Air Canada provided an estimate of time required for passengers to get to the check-in counter following landing, disembarking, screening, and retrieving their luggage at Pointe-à-Pitre airport and adds that, because the Air Caraïbes flight from Fort-de-France arrived at Pointe-à-Pitre at 2:32 p.m., the complainants only had 48 minutes to make it to the check-in counter for their flight back to Montréal. Air Canada therefore submits that the complainants could not have arrived at the check-in counter before its closure at 3:20 p.m.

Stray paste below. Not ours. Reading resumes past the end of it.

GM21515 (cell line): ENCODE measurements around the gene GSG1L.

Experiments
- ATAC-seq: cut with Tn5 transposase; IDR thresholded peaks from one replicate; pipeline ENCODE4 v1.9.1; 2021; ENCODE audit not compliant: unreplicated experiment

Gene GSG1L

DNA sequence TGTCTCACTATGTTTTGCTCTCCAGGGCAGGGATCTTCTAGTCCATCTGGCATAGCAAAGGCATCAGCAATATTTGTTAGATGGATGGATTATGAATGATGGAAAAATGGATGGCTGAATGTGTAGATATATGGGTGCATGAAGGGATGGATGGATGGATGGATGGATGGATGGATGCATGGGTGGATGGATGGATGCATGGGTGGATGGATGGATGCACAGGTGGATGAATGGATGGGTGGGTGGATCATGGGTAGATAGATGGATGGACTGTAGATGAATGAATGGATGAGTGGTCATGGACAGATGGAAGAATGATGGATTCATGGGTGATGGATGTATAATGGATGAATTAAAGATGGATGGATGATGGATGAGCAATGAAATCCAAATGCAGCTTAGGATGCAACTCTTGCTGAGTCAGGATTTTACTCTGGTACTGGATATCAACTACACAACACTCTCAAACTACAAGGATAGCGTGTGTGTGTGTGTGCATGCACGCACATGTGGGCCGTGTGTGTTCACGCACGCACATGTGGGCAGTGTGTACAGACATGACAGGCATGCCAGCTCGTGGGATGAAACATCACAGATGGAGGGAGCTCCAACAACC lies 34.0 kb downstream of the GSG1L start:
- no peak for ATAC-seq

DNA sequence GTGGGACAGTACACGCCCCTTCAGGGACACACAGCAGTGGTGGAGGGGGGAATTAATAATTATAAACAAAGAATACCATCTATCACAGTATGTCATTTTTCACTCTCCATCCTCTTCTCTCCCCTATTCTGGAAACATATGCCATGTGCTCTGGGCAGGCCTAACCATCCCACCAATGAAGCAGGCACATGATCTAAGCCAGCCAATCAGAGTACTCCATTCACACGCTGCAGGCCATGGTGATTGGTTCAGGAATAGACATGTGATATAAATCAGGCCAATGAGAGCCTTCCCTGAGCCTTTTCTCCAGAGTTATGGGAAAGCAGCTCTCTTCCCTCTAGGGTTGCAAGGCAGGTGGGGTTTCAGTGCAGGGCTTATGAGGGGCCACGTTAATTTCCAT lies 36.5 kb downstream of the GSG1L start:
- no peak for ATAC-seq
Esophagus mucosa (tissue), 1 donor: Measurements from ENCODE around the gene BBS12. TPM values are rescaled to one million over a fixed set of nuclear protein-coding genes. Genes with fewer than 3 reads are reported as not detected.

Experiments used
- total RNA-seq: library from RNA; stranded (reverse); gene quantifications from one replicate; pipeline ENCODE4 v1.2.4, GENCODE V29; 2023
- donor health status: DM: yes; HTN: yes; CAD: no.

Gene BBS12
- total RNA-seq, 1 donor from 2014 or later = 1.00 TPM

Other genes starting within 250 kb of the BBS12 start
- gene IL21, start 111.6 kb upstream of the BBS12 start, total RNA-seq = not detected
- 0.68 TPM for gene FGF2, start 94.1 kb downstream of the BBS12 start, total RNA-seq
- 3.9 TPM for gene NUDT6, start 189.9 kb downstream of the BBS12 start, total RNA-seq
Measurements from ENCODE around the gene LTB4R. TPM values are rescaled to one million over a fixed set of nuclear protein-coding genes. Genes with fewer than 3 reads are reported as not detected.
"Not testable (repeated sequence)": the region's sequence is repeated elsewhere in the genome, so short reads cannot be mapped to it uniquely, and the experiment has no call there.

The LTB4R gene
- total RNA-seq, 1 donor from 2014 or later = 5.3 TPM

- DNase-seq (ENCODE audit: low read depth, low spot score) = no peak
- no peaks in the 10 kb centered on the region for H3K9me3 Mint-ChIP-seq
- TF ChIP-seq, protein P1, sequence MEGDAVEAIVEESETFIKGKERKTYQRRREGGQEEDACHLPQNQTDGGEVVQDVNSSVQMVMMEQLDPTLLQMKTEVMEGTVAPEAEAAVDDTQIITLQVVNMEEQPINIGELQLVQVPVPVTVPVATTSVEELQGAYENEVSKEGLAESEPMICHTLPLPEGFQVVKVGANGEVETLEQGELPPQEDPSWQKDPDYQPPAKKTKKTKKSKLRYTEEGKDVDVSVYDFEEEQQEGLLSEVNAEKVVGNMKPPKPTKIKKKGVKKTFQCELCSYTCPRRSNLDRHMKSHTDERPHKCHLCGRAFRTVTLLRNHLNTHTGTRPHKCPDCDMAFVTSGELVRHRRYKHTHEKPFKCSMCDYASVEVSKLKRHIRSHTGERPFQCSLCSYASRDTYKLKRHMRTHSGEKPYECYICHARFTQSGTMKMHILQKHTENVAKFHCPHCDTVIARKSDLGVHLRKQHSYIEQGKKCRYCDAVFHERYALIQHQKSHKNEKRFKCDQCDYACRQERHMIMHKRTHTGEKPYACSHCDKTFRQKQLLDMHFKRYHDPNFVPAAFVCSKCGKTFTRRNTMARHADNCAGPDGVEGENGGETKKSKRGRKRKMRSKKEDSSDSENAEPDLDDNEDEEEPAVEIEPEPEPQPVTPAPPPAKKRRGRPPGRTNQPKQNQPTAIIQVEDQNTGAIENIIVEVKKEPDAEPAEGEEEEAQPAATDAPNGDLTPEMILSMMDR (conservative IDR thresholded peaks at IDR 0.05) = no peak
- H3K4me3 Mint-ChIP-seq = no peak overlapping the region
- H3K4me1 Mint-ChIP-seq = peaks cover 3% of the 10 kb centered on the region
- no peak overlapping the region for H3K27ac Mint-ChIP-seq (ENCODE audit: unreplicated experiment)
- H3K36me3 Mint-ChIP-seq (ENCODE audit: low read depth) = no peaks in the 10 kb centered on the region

Air Canada submitted a statement signed by its department manager on duty at the time of the incident, Patrice Louis Buret. Mr. Buret stated that he was at Pointe-à-Pitre airport on April 7, 2007 and that the Air Canada check-in counter was closed at 3:20 p.m. Air Canada also submitted a statement signed by Vincent Alexis, its senior passenger agent at Pointe-à-Pitre, in which he stated that he was at the airport on April 7, 2007 and that he followed Mr. Buret's instructions to close the Air Canada check-in counter at 3:20 p.m.
 Air Canada points out that 111 passengers were on Flight No. AC949, the maximum capacity of which was 120 passengers; nine seats were therefore empty. Air Canada submits that it is not in its best interest to leave passengers behind or have empty seats on its aircraft.
ANALYSIS AND FINDINGS